Posted by: mollyscafeistanbul | February 18, 2011

Molly’s Cafe: Dining with Al-Qaeda

You know the feeling when you have finished a book and wish you hadn’t since it was such a good story. It isn’t very often that that happens with a non-fiction book, but that happened with me when I finished Dining with Al-Qaeda by Hugh Pope.

Hugh did a book talk about his latest book in December. He told us that he had decided to talk about only things he personally had seen and people he personally had talked with. For that reason, this is indeed a very personal book. Hugh was a journalist with the Wall Street Journal for many years. He studied Persian and Arabic at university and decided that he wanted to use those languages for more than just academic purposes and for that reason, among others, he became a journalist. His parents had often taken him travelling with them in the Middle East and so he was familiar with it. It was not such a big step to make the Middle East his beat.

Over the thirty years that Hugh worked as a journalist, he was often accused of being a spy, in spite of his denials. This showed to some extent the mistrust of western foreigners in that region. He lived and worked in Syria and Lebanon and covered events in Palestine, Jordan, Sudan, Afghanistan, Pakistan, Saudi Arabia, Iran, and Iraq. He could see quite clearly the effects of meddling by the western powers and often the mostly negative influence of Israel’s presence.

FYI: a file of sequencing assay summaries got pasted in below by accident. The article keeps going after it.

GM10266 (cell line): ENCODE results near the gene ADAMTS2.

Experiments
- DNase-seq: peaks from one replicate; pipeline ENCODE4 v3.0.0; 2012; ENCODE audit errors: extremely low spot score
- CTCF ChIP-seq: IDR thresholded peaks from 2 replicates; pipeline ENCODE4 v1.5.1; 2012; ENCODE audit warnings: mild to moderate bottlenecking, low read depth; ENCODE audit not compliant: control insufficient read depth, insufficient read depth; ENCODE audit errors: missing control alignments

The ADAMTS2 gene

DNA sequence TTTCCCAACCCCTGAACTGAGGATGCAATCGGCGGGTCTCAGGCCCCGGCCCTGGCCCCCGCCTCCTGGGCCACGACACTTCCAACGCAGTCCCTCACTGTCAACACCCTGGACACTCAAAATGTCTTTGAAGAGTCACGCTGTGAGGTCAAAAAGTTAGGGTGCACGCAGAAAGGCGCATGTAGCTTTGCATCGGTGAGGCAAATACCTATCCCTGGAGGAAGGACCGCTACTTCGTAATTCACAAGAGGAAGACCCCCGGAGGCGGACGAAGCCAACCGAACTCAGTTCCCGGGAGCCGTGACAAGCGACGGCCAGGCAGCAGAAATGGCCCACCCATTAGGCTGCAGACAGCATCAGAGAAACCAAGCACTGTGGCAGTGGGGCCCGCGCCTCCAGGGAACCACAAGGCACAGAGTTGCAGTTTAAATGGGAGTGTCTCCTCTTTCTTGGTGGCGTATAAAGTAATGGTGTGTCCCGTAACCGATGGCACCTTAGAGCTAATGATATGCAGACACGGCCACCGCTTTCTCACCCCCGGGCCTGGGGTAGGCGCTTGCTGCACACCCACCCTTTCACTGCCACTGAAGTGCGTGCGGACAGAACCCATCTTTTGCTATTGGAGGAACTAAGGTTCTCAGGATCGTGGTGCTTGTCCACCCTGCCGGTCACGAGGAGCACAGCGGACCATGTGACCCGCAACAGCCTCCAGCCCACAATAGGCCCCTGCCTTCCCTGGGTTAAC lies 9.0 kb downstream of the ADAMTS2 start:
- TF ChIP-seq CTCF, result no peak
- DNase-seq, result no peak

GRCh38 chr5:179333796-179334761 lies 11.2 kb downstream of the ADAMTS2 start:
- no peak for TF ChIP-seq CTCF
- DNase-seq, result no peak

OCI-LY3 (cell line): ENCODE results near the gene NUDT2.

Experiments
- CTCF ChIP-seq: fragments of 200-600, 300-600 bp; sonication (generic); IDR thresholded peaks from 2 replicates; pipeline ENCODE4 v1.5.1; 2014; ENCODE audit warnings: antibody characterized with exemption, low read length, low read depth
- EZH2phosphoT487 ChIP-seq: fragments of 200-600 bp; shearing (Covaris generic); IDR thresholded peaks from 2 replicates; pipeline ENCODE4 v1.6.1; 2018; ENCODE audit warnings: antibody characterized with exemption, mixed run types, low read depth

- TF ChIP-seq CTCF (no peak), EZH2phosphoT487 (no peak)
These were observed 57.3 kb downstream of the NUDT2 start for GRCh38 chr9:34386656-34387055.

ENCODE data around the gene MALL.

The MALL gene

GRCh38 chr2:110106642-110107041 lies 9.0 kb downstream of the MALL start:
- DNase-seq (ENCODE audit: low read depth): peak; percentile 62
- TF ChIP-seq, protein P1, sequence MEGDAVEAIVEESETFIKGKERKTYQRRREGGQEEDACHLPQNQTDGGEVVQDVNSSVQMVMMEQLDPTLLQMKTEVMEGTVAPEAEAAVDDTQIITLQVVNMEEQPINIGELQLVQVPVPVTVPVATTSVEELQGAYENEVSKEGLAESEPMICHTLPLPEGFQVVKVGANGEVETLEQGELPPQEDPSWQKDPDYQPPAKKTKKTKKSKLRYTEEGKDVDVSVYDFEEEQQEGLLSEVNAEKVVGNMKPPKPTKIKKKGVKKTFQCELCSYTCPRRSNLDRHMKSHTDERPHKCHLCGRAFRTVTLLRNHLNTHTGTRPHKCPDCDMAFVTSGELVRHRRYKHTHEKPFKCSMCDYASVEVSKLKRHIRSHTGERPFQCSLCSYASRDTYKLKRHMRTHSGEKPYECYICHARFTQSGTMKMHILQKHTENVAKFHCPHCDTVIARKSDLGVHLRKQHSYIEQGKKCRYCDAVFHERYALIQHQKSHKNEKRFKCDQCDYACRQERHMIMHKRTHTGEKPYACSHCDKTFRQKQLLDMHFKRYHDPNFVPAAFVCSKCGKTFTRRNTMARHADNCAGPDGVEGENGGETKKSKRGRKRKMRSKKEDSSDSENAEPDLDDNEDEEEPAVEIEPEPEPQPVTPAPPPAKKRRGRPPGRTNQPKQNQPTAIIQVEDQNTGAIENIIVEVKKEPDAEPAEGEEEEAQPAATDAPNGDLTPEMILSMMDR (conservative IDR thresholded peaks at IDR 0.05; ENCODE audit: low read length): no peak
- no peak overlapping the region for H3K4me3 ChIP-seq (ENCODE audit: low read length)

I was quite interested to see how clearly he could see what was going to happen in Iraq before the U.S. invaded it. Recently I spoke with a French diplomat who knows the region and he also said that many diplomats could see the chaos and anarchy that would be following the invasion. It was rather disheartening, though not surprising, to read.

Hugh also wrote about his frustrations in not being able to tell the story of events in the Middle East as he saw them. He had to write for his mostly American audience, who wanted to see more optimistic stories about the chaos in the area and he also had to tone down his criticisms of Israel’s policies.

Hugh had some very close calls, even when he decided he was not going to be one of the journalists at the front. He recalled some who were killed, including Danny Pearl. Others were maimed by IEDs or otherwise injured. Hugh himself was not injured, but he sometimes came close, including once when he was talking with a fanatical al Qaeda member.

I have known Hugh for about 10 years, though not well, and this book certainly shows much more about him. I have read his other two books, Turkey Unveiled and Sons of the Conquerors, but this one was much more interesting, probably because it was so personal. With the state of the world and the Middle East in particular, being the way it is, I am sure there are more interesting books coming from this very good writer. In fact, Hugh Pope is no longer a journalist per se, as he has set up Crisis Group to discuss the events more openly.  Check out any of his writing.

 

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Responses

  1. Nice review. You should consider writing others–since you are so well read–for the travel itch when we get it up.

  2. ok billy, with pleasure


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